Monday, May 11, 2009

Brooklyn - Week Eight

Ron B. hit me up via IM to ask if I've found a job yet and it reminded me that I should probably write something up for SGM. I never set out to do any sort of "weekly update from Brooklyn" or "hillbilly in the big city" thing, but I did want to use the experiences as grist for regular SGM posts. It turns out that I'm pretty fucking lazy, though, so here we are at week 8 and I've written a total of three posts in that span.

Since Buck and Jake moved up here permanently a few years back, a couple of visitors making their first trips to New York City found themselves enchanted by the Big Apple and proclaimed their desire move here. What they didn't understand is something that Buck made a good point about relating to life in NYC: once you get into the grind of living here, it's pretty much like living anywhere on a day-to-day basis. You get up in the morning, you take care of your business, you fight traffic and lunacy to do it, you come home, you eat, you watch the TV, you fall asleep at night. Granted, aspects of daily living like fighting traffic and lunacy wind up amplified by cramming over 9 million people into an area just smaller than Washington County, TN. So after a couple of weeks, especially being unemployed and aimless, it just becomes life. I still see things that amuse me, yet wouldn't even hit the radar of a long-term New Yorker: for example, there's a filthy, enormous, disgusting bag lady in Manhattan so notable that the second time I saw her, I remembered where I saw her the first time. Now that I think about it, it's essentially the baglady from "Preacher" that Jesse Custer tracks down to learn about Cassidy's past. And the F Train is a fucking pain in the goddamn ass at least once or twice a week and sometimes multiple times during the day. NYC Veterans already know these things.

I didn't really go full steam into jobhunting for the first couple of weeks. The weather was shitty and I think I was sick for a few of the first days and really, who wants a fucking job? I was able to keep my head above water in terms of cash reserves and it looked like the worst thing that would happen is that by the end of this month I would be flat broke and heading back to Morristown to find a nice, quiet place to kill myself.

After sending out tons of resumes and applications via Craigslist, Monster, and Yahoo's HotJobs and getting almost zero response, plus twice wasting my time on interviews with bullshit street-pounding sales-scam jobs, I was finally able to find a nice position when I caught a last-minute Open House announcement on the day it was posted. For reasons that I'm not going to get into now, I'll keep the specifics about work to a minimum, but I guarantee at least one hilarious story when the time comes that I get fired or quit. I can, however, say that I the work itself is easy, it pays relatively well, and I work in DUMBO (Down Under the Manhattan Bridge Overpass), one of the trendiest neighborhoods in New York and by extension, the Universe.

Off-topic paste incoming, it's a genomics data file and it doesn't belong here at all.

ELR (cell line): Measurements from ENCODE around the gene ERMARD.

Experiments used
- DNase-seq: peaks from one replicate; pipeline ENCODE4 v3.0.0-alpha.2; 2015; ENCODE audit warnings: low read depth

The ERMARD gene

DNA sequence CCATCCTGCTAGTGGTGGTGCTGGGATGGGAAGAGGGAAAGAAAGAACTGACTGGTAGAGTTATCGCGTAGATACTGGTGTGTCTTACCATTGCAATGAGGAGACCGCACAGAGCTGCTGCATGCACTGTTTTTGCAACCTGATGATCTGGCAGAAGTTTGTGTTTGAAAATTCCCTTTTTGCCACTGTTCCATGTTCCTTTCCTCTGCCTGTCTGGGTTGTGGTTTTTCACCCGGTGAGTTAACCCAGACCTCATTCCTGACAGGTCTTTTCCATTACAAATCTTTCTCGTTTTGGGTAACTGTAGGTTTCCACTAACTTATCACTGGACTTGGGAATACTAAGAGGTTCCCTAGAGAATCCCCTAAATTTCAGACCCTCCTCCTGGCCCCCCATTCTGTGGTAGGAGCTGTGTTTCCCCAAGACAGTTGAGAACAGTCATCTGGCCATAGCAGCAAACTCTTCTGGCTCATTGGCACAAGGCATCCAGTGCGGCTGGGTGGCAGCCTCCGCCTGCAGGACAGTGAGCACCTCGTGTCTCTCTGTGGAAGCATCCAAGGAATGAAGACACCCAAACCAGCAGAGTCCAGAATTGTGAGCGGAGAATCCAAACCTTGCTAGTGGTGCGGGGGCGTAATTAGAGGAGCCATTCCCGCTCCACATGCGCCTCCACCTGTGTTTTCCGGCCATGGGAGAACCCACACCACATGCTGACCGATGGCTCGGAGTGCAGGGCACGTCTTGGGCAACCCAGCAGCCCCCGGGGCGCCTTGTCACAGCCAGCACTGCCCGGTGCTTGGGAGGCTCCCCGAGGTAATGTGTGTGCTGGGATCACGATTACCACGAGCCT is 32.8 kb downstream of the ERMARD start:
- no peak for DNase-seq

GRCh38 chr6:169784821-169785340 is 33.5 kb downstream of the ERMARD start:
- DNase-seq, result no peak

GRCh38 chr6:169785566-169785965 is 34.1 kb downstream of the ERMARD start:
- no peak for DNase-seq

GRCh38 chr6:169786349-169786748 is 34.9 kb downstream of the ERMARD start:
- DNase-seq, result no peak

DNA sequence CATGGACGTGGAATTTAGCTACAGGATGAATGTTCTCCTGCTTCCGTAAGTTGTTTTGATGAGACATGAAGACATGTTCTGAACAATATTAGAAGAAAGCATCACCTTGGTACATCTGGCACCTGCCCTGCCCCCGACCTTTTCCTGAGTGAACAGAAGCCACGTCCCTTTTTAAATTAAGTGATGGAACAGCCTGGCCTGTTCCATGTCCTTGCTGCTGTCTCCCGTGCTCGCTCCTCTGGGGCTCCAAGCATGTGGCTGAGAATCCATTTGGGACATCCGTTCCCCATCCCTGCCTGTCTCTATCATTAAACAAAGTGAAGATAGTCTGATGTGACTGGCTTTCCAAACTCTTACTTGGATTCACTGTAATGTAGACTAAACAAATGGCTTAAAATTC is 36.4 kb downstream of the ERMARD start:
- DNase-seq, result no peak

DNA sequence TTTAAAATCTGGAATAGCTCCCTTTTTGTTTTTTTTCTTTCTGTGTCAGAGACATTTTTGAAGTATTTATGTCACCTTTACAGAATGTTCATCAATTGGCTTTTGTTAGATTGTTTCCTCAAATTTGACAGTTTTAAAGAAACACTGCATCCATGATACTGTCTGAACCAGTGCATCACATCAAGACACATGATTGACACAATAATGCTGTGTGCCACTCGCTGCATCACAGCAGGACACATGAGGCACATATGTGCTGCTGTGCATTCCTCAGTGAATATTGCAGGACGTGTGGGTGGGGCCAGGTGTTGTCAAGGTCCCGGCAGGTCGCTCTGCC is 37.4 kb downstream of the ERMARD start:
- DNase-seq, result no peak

Something I'm not entirely looking forward to is my upcoming battle with nicotine. You see, New York, both city and state, really want people to quit smoking. Not only does a pack of cigarettes in New York City, due to excessive sin taxes, run anywhere between eight and ten American dollars per pack, but the state has a program where they will give you a free box of nicotine patches to get you started on the road to beating your wife and children in a severe Nic Fit. I mean the road to kicking the tobacco habit. Given that I'm not interested in seeing my tobacco habit become more expensive than coke addiction, I signed up for the free box of patches. When my current carton of cigarettes runs out, which should be at the end of this week, I'm going to begin the long, painful road to punching the glass out of every car window between my apartment and the Avenue U subway station. I think I mean the long, painful road to kicking the tobacco habit, but I doubt it.

1 comment:

Nate said...

Good luck on the nicotine battle, for real. Not the easiest fight, for sure, but I think you can do it.

I've seen some people successfully "cold turkey" it, even while I personally coach clients in the taper down method.

Of course, the whole financial aspect of it would have anyone second guessing their commitment to smoking, nowadays. And I don't smoke, but I do cast a suspicious eye toward the overtaxing of cigarettes, while marijuana remains (as of this writing) illegal.